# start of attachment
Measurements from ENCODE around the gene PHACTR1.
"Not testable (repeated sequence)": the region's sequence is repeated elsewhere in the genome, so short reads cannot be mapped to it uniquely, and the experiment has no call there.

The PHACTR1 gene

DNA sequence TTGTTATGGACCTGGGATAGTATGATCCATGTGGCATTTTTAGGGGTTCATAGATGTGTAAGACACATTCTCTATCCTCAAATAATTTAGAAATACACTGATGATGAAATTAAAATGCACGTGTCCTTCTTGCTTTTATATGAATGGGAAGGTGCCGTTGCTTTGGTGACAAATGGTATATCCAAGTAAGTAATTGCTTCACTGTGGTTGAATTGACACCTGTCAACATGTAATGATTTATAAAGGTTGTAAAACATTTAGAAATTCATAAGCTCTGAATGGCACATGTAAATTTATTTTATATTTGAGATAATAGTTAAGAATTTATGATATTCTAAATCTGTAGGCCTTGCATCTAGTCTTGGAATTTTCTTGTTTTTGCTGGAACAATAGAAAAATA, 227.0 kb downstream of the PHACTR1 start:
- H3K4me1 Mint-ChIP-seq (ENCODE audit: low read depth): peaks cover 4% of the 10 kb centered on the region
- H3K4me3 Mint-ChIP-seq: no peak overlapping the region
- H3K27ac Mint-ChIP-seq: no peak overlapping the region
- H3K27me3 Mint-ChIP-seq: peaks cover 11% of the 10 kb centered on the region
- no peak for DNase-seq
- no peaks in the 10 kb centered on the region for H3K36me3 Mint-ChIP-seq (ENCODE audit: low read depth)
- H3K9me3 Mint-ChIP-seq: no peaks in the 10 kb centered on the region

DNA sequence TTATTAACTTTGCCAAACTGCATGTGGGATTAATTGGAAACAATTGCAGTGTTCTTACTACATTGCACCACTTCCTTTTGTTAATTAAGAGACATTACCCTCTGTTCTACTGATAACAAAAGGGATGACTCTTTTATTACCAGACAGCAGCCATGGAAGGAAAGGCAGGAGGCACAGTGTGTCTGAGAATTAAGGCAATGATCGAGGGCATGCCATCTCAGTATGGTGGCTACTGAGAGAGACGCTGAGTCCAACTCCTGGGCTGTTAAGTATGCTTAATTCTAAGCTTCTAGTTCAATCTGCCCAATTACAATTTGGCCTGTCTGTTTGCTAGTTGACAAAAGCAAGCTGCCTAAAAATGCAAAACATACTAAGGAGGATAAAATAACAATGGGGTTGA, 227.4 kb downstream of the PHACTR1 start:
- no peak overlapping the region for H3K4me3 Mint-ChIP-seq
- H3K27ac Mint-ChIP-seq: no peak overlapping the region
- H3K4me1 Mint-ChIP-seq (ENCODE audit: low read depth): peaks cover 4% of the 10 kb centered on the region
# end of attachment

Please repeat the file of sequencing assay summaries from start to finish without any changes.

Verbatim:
Measurements from ENCODE around the gene PHACTR1.
"Not testable (repeated sequence)": the region's sequence is repeated elsewhere in the genome, so short reads cannot be mapped to it uniquely, and the experiment has no call there.

The PHACTR1 gene

DNA sequence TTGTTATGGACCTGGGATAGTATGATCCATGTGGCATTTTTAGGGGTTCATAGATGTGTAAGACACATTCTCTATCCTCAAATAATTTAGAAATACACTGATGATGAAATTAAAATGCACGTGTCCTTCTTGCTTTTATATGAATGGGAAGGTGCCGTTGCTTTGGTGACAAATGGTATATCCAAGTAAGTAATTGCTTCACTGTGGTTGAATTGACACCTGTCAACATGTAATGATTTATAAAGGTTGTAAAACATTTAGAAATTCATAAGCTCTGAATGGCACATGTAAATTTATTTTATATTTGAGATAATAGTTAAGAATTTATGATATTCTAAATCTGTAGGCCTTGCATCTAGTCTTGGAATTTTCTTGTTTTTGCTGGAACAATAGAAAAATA, 227.0 kb downstream of the PHACTR1 start:
- H3K4me1 Mint-ChIP-seq (ENCODE audit: low read depth): peaks cover 4% of the 10 kb centered on the region
- H3K4me3 Mint-ChIP-seq: no peak overlapping the region
- H3K27ac Mint-ChIP-seq: no peak overlapping the region
- H3K27me3 Mint-ChIP-seq: peaks cover 11% of the 10 kb centered on the region
- no peak for DNase-seq
- no peaks in the 10 kb centered on the region for H3K36me3 Mint-ChIP-seq (ENCODE audit: low read depth)
- H3K9me3 Mint-ChIP-seq: no peaks in the 10 kb centered on the region

DNA sequence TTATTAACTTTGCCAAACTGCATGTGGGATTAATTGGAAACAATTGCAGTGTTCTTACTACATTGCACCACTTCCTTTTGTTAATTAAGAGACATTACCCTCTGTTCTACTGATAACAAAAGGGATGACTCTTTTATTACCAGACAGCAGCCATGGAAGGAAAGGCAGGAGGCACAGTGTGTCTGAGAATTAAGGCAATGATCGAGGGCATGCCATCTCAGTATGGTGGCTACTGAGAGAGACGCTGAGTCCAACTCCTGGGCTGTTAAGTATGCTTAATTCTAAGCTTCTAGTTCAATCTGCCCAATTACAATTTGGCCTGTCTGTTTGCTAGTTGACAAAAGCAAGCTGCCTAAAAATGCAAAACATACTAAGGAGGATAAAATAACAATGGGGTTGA, 227.4 kb downstream of the PHACTR1 start:
- no peak overlapping the region for H3K4me3 Mint-ChIP-seq
- H3K27ac Mint-ChIP-seq: no peak overlapping the region
- H3K4me1 Mint-ChIP-seq (ENCODE audit: low read depth): peaks cover 4% of the 10 kb centered on the region